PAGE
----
After a proper Penfield courtship, the hopeful farmer and elementary school teacher got married, but after Pa John passed on, his land was divvied up in such a way that robbed Paul of any significant acreage. Thus newlywed, embittered by the betrayed inheritance and much in need of steady employment, young Paul and Vivian set out for Alabama where he eventually settled into life insurance, and she continued teaching elementary school. After buying a house in Andalusia, they had my father, their second son and last child. Even though he never became a bona fide farmer, Paul tended an impressive backyard garden every summer, and Vivian proved an immaculate cook and housekeeper.
Unlike Grandmother, my grandfather, who we called Pop, wasn’t as much of a textbook grandfather, though his skin like hers was also soft, thin, and wrinkly, and from time to time, he let my sisters and I brush his thinning hair and even put hairbows in it, which left us all giggling uncontrollably when we would hold up a mirror for him to behold his makeover. But Pop also had a temper, and though his outbursts were never physical, his raised voice terrified me. When that happened, Grandmother would swoop in and scuttle my siblings and me away to give him time to cool off, and we learned to give him more space and quiet than Grandmother required.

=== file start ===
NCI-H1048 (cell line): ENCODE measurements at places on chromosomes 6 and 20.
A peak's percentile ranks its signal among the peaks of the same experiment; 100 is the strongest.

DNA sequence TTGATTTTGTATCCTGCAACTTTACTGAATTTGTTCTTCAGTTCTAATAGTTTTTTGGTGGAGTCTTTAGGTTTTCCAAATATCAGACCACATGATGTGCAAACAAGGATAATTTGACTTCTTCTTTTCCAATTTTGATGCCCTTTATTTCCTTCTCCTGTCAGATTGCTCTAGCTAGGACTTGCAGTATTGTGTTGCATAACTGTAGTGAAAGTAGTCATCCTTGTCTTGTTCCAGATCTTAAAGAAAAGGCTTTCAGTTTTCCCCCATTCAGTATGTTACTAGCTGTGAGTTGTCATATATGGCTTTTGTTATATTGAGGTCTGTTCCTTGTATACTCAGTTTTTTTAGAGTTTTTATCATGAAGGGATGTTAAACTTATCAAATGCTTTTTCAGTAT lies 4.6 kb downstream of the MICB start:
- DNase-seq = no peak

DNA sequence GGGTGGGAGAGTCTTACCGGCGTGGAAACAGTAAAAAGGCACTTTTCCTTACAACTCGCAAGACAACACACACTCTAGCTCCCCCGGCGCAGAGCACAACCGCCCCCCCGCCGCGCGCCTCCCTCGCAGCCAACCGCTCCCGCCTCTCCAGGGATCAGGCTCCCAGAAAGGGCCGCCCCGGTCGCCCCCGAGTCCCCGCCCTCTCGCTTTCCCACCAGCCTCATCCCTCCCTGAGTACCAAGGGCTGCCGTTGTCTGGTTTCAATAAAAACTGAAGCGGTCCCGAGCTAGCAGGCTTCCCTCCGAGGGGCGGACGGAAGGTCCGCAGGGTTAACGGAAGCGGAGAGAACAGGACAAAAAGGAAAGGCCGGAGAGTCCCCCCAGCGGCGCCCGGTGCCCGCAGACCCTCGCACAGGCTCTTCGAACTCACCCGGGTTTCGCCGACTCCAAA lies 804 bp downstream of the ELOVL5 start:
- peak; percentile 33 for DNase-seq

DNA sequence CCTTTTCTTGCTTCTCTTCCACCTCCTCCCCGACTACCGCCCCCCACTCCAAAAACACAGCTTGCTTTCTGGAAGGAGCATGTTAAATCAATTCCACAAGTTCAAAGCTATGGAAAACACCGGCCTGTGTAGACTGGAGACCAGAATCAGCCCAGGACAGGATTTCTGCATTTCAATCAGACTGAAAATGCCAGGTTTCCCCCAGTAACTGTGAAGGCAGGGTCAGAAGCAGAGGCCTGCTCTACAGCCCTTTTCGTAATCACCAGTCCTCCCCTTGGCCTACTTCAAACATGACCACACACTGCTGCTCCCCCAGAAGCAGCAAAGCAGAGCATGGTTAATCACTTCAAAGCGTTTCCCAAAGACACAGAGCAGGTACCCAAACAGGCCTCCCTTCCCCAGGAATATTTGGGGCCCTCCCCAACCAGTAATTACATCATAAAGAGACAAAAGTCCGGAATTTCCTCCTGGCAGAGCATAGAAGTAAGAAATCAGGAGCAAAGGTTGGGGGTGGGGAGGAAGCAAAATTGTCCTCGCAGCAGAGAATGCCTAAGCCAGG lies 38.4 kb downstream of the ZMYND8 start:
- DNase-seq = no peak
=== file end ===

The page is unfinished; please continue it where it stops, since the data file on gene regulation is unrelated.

Of course, as a child I didn’t know those heart-hardening circumstances that undoubtedly fueled Pop’s undercurrent of anger that always made me slightly uneasy around him. Nor was I aware of how my grandmother spent a year in Athens, Georgia, where I grew up in order to carve out a brighter future for herself than what Dozier, Alabama, could’ve ever offered, only to end up back in small-town Alabama where she so badly longed for a daughter that she would sometimes wistfully dress her youngest son in pink, the same son who would grow up to have me, who favored him so much that Grandmother doted on me like the little girl she never had. Nor were those the types of personal details she would’ve wished me to share when she asked me a year before she died to write her obituary.